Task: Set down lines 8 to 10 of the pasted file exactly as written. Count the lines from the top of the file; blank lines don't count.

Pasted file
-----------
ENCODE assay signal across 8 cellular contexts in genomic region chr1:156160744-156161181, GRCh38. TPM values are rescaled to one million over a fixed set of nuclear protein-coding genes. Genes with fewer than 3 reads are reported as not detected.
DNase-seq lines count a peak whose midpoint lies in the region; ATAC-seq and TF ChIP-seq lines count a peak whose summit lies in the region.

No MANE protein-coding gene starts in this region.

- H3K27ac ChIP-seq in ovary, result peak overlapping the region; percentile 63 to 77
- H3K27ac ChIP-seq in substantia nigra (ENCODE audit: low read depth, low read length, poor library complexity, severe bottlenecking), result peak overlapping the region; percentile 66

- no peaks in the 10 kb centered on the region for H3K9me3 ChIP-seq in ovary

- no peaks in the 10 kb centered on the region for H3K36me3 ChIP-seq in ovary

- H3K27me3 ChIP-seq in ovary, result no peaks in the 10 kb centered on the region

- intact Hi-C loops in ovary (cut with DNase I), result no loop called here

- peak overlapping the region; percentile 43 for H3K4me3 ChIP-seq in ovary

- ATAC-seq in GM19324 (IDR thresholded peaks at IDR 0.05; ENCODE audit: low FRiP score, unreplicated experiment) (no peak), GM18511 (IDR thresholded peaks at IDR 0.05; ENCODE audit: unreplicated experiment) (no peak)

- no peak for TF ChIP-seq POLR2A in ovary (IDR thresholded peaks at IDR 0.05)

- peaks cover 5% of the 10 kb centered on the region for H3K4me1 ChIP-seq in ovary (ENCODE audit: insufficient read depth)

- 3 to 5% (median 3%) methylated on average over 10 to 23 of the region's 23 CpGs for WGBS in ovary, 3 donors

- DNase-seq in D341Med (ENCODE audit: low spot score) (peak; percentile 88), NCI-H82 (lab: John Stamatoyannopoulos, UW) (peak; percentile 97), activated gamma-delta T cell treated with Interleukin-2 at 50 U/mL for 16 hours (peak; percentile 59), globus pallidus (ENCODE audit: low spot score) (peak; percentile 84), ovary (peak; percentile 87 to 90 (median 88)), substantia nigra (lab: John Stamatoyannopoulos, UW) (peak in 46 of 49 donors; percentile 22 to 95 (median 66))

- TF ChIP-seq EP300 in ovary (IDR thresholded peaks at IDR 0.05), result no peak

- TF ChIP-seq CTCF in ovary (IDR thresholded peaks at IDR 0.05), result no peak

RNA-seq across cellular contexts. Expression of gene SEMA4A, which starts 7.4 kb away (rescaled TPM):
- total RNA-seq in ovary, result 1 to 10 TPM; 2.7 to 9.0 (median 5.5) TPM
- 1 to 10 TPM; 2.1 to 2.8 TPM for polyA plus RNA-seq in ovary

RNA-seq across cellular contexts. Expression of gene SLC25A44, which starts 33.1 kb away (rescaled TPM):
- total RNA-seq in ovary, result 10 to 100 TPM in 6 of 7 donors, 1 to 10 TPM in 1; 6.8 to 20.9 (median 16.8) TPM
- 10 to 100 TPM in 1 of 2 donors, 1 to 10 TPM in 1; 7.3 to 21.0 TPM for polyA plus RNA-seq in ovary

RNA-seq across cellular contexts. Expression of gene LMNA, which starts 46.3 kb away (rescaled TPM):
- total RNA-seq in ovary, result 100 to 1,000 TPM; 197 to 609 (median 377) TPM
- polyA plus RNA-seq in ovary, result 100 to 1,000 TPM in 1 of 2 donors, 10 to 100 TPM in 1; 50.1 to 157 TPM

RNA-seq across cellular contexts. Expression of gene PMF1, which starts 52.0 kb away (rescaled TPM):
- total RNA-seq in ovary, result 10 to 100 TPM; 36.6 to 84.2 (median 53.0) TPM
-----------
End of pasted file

- H3K27me3 ChIP-seq in ovary, result no peaks in the 10 kb centered on the region

- intact Hi-C loops in ovary (cut with DNase I), result no loop called here

- peak overlapping the region; percentile 43 for H3K4me3 ChIP-seq in ovary